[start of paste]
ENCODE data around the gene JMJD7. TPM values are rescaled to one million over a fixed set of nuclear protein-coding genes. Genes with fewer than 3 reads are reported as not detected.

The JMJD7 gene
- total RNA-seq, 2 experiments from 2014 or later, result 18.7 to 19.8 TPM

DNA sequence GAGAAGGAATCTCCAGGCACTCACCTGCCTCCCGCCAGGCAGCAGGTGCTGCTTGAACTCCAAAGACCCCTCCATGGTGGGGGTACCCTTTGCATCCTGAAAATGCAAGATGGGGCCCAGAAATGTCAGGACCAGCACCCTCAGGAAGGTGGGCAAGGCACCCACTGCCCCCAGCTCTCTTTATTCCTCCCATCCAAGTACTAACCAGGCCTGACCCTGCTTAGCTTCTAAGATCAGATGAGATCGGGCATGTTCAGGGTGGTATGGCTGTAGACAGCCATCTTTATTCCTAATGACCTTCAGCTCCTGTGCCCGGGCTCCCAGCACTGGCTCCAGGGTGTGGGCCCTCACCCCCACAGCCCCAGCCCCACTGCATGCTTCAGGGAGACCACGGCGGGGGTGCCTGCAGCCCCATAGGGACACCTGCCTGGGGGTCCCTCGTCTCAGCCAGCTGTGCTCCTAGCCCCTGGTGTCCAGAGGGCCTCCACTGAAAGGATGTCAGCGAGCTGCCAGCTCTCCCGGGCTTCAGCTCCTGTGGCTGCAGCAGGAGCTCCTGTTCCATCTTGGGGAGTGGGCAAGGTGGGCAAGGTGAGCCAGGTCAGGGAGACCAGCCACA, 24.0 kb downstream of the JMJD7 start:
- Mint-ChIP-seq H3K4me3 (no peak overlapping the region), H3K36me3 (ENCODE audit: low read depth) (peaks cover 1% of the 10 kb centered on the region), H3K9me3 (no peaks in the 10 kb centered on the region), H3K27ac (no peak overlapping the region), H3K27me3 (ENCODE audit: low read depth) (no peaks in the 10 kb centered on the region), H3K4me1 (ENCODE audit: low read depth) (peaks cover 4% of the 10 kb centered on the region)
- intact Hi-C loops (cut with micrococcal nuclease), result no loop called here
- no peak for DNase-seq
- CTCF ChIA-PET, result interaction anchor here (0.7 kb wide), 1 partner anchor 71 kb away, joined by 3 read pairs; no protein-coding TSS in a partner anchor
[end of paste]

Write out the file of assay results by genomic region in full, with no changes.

ENCODE data around the gene JMJD7. TPM values are rescaled to one million over a fixed set of nuclear protein-coding genes. Genes with fewer than 3 reads are reported as not detected.

The JMJD7 gene
- total RNA-seq, 2 experiments from 2014 or later, result 18.7 to 19.8 TPM

DNA sequence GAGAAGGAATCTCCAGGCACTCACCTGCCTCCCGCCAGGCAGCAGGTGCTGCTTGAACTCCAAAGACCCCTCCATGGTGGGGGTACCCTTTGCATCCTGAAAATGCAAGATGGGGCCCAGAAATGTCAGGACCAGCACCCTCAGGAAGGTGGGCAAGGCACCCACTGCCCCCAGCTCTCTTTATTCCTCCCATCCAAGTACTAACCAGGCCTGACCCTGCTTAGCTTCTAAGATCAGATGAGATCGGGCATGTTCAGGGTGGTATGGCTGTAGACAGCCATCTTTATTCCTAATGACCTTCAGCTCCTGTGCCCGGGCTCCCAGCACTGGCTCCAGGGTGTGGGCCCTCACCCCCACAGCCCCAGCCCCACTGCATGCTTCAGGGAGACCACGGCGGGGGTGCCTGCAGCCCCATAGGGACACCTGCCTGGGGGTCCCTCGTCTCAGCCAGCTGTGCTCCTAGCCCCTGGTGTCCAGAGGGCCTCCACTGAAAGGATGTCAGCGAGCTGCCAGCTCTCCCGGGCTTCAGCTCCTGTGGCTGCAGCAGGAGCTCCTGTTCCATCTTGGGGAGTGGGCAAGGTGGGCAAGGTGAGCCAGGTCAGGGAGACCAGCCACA, 24.0 kb downstream of the JMJD7 start:
- Mint-ChIP-seq H3K4me3 (no peak overlapping the region), H3K36me3 (ENCODE audit: low read depth) (peaks cover 1% of the 10 kb centered on the region), H3K9me3 (no peaks in the 10 kb centered on the region), H3K27ac (no peak overlapping the region), H3K27me3 (ENCODE audit: low read depth) (no peaks in the 10 kb centered on the region), H3K4me1 (ENCODE audit: low read depth) (peaks cover 4% of the 10 kb centered on the region)
- intact Hi-C loops (cut with micrococcal nuclease), result no loop called here
- no peak for DNase-seq
- CTCF ChIA-PET, result interaction anchor here (0.7 kb wide), 1 partner anchor 71 kb away, joined by 3 read pairs; no protein-coding TSS in a partner anchor